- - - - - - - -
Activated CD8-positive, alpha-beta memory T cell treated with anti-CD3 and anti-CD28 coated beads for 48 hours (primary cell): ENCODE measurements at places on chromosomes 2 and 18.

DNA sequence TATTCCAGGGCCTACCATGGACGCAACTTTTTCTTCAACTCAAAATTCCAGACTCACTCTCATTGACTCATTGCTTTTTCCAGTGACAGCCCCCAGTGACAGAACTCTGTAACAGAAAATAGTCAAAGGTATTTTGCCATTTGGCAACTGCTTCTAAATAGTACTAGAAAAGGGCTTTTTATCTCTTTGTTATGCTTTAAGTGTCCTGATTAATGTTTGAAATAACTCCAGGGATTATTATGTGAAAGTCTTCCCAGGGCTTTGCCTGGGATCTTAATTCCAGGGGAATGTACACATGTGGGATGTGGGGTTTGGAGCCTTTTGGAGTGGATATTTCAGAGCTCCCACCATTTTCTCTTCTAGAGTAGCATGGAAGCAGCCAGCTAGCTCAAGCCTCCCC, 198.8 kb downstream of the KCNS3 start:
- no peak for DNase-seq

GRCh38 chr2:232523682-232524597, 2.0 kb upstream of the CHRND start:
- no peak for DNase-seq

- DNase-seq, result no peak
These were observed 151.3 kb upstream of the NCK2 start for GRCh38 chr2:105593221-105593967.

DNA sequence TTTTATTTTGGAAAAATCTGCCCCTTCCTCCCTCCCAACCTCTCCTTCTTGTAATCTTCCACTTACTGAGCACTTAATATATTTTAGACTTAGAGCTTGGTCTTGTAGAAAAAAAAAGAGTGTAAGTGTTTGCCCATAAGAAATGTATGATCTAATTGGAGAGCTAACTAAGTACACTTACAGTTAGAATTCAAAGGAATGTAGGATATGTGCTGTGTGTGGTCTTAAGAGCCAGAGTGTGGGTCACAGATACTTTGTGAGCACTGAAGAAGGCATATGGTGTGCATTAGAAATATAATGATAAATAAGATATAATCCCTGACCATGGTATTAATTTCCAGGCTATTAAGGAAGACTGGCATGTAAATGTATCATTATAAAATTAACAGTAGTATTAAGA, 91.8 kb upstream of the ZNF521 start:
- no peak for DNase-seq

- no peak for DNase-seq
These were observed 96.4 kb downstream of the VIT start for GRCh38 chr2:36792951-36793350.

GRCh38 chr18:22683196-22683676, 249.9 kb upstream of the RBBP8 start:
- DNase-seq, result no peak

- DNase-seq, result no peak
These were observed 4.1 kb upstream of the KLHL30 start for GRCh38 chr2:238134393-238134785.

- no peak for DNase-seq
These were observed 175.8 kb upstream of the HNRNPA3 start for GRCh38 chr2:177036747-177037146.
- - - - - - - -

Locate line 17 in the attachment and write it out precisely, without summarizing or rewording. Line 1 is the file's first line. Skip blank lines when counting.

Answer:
These were observed 175.8 kb upstream of the HNRNPA3 start for GRCh38 chr2:177036747-177037146.